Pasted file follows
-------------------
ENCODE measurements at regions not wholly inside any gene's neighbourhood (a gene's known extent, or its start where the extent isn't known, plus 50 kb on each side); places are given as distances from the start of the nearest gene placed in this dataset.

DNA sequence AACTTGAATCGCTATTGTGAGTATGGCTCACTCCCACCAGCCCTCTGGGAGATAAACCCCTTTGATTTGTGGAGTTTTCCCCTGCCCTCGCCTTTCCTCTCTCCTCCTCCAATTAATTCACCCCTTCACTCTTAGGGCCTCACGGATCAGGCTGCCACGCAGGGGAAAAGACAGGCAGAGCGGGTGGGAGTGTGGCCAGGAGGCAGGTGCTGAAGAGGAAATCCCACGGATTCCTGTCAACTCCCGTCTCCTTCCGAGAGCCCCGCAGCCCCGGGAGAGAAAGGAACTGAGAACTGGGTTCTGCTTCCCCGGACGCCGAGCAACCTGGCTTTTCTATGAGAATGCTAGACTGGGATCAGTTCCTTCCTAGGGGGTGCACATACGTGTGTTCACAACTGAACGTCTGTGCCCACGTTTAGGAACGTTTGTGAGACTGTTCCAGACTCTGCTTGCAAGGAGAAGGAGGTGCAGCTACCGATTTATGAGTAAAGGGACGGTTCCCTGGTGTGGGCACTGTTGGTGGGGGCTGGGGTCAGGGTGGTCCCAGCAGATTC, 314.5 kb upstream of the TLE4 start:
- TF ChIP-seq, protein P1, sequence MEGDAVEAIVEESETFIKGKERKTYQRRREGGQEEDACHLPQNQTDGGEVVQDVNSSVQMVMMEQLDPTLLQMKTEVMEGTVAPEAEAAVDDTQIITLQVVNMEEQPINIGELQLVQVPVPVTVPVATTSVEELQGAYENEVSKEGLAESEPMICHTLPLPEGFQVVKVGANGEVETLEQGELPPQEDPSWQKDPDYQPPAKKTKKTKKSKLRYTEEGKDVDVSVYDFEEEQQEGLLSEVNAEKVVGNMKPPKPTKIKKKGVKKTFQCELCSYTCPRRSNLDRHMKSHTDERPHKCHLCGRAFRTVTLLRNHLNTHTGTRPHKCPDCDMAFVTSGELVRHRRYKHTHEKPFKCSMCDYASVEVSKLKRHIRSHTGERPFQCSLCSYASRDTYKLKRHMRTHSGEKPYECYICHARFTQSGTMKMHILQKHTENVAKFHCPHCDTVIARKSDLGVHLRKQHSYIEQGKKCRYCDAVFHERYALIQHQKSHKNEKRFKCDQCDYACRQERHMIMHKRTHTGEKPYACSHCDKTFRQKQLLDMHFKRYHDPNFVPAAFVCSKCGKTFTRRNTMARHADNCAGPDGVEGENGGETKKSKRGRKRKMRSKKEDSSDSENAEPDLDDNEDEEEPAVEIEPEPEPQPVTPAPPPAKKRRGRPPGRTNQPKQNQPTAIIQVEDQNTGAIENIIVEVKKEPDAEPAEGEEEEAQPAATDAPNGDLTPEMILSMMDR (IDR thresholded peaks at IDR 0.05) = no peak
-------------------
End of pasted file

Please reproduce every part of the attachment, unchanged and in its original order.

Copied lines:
ENCODE measurements at regions not wholly inside any gene's neighbourhood (a gene's known extent, or its start where the extent isn't known, plus 50 kb on each side); places are given as distances from the start of the nearest gene placed in this dataset.

DNA sequence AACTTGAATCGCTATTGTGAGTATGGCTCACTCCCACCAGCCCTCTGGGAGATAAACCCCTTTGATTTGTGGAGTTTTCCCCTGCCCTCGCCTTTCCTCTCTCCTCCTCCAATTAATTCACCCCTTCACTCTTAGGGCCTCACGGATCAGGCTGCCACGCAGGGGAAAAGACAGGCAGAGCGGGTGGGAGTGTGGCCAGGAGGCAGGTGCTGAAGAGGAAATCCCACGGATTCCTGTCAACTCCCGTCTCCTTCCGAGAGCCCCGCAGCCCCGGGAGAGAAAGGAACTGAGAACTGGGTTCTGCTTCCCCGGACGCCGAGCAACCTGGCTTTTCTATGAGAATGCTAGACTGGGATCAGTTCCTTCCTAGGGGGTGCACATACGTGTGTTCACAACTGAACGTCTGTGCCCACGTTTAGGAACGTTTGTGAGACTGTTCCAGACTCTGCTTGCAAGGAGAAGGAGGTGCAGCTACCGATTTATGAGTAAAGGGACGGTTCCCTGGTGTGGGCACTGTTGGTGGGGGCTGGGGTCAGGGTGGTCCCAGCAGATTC, 314.5 kb upstream of the TLE4 start:
- TF ChIP-seq, protein P1, sequence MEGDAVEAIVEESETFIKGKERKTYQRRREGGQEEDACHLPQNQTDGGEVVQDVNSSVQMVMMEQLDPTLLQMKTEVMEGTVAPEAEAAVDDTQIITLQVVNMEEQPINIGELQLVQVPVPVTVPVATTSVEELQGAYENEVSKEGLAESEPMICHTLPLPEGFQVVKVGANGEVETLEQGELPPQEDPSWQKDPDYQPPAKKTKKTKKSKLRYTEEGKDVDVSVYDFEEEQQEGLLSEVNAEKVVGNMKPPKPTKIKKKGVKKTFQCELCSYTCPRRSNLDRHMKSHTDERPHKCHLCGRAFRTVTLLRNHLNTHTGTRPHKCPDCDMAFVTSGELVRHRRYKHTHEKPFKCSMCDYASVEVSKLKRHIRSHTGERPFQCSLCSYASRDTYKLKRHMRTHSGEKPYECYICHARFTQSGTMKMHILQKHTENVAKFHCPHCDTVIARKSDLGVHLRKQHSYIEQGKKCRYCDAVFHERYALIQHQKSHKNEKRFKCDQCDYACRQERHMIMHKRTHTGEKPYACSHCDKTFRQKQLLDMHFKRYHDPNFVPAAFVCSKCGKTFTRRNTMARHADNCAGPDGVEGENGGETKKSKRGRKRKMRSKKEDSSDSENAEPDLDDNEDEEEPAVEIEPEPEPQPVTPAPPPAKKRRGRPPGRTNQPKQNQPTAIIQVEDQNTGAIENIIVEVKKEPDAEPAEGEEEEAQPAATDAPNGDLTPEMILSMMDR (IDR thresholded peaks at IDR 0.05) = no peak